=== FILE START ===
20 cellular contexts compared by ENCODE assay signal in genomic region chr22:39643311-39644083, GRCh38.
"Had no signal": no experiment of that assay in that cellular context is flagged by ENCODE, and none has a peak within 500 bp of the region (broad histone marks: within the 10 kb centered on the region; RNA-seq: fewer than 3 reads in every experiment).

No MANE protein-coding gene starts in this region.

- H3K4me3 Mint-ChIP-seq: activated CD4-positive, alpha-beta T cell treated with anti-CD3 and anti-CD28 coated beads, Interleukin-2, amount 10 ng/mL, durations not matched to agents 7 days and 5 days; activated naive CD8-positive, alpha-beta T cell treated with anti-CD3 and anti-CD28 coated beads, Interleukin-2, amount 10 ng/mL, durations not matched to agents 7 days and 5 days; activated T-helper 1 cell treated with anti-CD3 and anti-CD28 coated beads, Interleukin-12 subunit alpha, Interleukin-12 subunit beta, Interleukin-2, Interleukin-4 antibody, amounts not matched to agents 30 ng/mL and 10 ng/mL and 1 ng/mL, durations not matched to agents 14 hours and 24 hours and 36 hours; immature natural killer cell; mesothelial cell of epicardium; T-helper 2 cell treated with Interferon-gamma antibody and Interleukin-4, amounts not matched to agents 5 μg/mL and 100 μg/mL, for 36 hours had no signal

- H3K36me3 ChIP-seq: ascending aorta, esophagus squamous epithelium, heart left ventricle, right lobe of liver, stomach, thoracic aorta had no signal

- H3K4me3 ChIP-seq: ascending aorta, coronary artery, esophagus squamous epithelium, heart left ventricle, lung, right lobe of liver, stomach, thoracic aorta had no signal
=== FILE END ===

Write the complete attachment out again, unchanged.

20 cellular contexts compared by ENCODE assay signal in genomic region chr22:39643311-39644083, GRCh38.
"Had no signal": no experiment of that assay in that cellular context is flagged by ENCODE, and none has a peak within 500 bp of the region (broad histone marks: within the 10 kb centered on the region; RNA-seq: fewer than 3 reads in every experiment).

No MANE protein-coding gene starts in this region.

- H3K4me3 Mint-ChIP-seq: activated CD4-positive, alpha-beta T cell treated with anti-CD3 and anti-CD28 coated beads, Interleukin-2, amount 10 ng/mL, durations not matched to agents 7 days and 5 days; activated naive CD8-positive, alpha-beta T cell treated with anti-CD3 and anti-CD28 coated beads, Interleukin-2, amount 10 ng/mL, durations not matched to agents 7 days and 5 days; activated T-helper 1 cell treated with anti-CD3 and anti-CD28 coated beads, Interleukin-12 subunit alpha, Interleukin-12 subunit beta, Interleukin-2, Interleukin-4 antibody, amounts not matched to agents 30 ng/mL and 10 ng/mL and 1 ng/mL, durations not matched to agents 14 hours and 24 hours and 36 hours; immature natural killer cell; mesothelial cell of epicardium; T-helper 2 cell treated with Interferon-gamma antibody and Interleukin-4, amounts not matched to agents 5 μg/mL and 100 μg/mL, for 36 hours had no signal

- H3K36me3 ChIP-seq: ascending aorta, esophagus squamous epithelium, heart left ventricle, right lobe of liver, stomach, thoracic aorta had no signal

- H3K4me3 ChIP-seq: ascending aorta, coronary artery, esophagus squamous epithelium, heart left ventricle, lung, right lobe of liver, stomach, thoracic aorta had no signal